Room P4.35, Mathematics Building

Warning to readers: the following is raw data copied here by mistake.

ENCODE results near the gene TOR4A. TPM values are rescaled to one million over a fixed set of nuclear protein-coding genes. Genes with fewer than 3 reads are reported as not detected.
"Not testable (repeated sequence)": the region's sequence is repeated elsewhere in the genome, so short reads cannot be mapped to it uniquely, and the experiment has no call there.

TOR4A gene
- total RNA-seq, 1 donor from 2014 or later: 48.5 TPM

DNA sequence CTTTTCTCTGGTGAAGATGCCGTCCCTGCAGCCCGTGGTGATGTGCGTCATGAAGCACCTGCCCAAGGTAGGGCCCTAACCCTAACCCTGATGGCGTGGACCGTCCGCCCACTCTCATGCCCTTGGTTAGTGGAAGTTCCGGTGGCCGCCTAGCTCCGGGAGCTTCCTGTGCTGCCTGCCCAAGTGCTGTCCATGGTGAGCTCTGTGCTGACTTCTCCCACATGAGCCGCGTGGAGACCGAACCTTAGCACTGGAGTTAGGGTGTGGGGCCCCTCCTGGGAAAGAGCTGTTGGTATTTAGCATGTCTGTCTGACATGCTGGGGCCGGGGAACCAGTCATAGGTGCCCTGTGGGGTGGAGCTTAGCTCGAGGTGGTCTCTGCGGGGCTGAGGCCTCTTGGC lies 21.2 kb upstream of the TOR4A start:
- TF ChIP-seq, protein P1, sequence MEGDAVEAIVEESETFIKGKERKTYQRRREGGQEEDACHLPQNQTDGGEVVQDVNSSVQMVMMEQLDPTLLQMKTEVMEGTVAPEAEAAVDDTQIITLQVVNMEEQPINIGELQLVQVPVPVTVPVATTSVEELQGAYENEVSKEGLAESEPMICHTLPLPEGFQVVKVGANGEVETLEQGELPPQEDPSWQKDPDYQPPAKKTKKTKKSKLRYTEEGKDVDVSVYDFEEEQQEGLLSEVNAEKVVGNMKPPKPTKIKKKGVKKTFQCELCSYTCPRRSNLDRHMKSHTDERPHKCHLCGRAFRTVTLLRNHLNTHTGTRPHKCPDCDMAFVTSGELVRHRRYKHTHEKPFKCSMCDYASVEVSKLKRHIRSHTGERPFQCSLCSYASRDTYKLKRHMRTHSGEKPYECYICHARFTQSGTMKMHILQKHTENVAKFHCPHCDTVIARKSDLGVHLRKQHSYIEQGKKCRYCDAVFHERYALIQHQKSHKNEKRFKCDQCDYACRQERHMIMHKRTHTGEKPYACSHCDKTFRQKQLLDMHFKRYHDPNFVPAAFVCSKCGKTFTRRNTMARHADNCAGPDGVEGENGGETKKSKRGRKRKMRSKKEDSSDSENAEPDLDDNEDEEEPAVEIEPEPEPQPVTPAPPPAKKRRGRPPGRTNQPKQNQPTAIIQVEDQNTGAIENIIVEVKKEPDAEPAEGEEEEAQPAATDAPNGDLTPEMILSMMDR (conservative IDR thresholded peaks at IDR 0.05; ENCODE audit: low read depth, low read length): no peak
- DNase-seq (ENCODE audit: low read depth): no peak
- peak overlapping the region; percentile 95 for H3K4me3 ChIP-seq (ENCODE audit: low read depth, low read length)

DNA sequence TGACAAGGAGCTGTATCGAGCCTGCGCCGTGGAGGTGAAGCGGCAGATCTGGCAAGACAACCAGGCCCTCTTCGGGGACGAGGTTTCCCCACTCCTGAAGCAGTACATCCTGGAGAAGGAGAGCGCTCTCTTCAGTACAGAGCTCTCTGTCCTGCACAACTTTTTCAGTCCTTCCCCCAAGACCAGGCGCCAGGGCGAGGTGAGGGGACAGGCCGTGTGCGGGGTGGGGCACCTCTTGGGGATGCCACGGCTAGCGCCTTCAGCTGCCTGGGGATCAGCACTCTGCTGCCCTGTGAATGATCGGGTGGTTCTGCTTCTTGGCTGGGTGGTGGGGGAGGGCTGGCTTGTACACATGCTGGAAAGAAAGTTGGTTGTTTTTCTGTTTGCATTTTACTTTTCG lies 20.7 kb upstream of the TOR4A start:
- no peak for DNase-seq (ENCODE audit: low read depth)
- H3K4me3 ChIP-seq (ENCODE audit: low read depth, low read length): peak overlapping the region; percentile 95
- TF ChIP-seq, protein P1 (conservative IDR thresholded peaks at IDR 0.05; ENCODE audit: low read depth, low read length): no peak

This talk shows how discrete measurement leads to commutators and how discrete derivatives are naturally represented by commutators in a non-commutative extension of the calculus in which they originally occurred. We show how the square root of minus one () arises naturally as a time-sensitive observable for an elementary oscillator. In this sense the square root of minus one is a clock and/or a clock/observer. This sheds new light on Wick rotation, which replaces (temporal quantity) by . In this view, the Wick rotation replaces numerical time with elementary temporal observation. The relationship of this remark with the Heisenberg commutator is explained. We discuss iterants - a generalization of the complex numbers as described above. This generalization includes all of matrix algebra in a temporal interpretation. We then give a generalization of the Feynman-Dyson derivation of electromagnetism in the context of non-commutative worlds. This generalization depends upon the definitions of derivatives via commutators and upon the way the non-commutative calculus mimics standard calculus. We examine constraints that link standard and non-commutative calculus and show how asking for these constraints to be satisfied leads to some possibly new physics.